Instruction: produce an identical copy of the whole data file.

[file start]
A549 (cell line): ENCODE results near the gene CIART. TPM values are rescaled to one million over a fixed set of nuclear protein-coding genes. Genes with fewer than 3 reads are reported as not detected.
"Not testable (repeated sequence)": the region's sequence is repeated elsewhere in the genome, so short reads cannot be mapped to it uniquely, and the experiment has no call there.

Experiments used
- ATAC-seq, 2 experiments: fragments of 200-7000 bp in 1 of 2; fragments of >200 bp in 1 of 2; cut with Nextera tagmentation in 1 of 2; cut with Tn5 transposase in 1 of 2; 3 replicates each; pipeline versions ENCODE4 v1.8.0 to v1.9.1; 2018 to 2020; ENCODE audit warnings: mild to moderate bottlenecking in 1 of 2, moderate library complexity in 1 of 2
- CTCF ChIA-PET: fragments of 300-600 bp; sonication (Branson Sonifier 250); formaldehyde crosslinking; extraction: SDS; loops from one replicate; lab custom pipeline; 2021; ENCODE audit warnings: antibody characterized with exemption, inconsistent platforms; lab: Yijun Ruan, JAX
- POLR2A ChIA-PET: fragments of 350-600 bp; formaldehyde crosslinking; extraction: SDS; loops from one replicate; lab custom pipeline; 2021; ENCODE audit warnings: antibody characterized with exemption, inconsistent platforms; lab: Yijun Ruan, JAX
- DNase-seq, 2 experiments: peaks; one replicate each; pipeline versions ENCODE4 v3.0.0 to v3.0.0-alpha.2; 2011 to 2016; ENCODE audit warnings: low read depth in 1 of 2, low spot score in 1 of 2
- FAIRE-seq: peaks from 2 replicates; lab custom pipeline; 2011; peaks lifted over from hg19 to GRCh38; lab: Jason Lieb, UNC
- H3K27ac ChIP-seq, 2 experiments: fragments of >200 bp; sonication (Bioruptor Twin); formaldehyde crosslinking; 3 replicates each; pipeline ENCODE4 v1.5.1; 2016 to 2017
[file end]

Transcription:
A549 (cell line): ENCODE results near the gene CIART. TPM values are rescaled to one million over a fixed set of nuclear protein-coding genes. Genes with fewer than 3 reads are reported as not detected.
"Not testable (repeated sequence)": the region's sequence is repeated elsewhere in the genome, so short reads cannot be mapped to it uniquely, and the experiment has no call there.

Experiments used
- ATAC-seq, 2 experiments: fragments of 200-7000 bp in 1 of 2; fragments of >200 bp in 1 of 2; cut with Nextera tagmentation in 1 of 2; cut with Tn5 transposase in 1 of 2; 3 replicates each; pipeline versions ENCODE4 v1.8.0 to v1.9.1; 2018 to 2020; ENCODE audit warnings: mild to moderate bottlenecking in 1 of 2, moderate library complexity in 1 of 2
- CTCF ChIA-PET: fragments of 300-600 bp; sonication (Branson Sonifier 250); formaldehyde crosslinking; extraction: SDS; loops from one replicate; lab custom pipeline; 2021; ENCODE audit warnings: antibody characterized with exemption, inconsistent platforms; lab: Yijun Ruan, JAX
- POLR2A ChIA-PET: fragments of 350-600 bp; formaldehyde crosslinking; extraction: SDS; loops from one replicate; lab custom pipeline; 2021; ENCODE audit warnings: antibody characterized with exemption, inconsistent platforms; lab: Yijun Ruan, JAX
- DNase-seq, 2 experiments: peaks; one replicate each; pipeline versions ENCODE4 v3.0.0 to v3.0.0-alpha.2; 2011 to 2016; ENCODE audit warnings: low read depth in 1 of 2, low spot score in 1 of 2
- FAIRE-seq: peaks from 2 replicates; lab custom pipeline; 2011; peaks lifted over from hg19 to GRCh38; lab: Jason Lieb, UNC
- H3K27ac ChIP-seq, 2 experiments: fragments of >200 bp; sonication (Bioruptor Twin); formaldehyde crosslinking; 3 replicates each; pipeline ENCODE4 v1.5.1; 2016 to 2017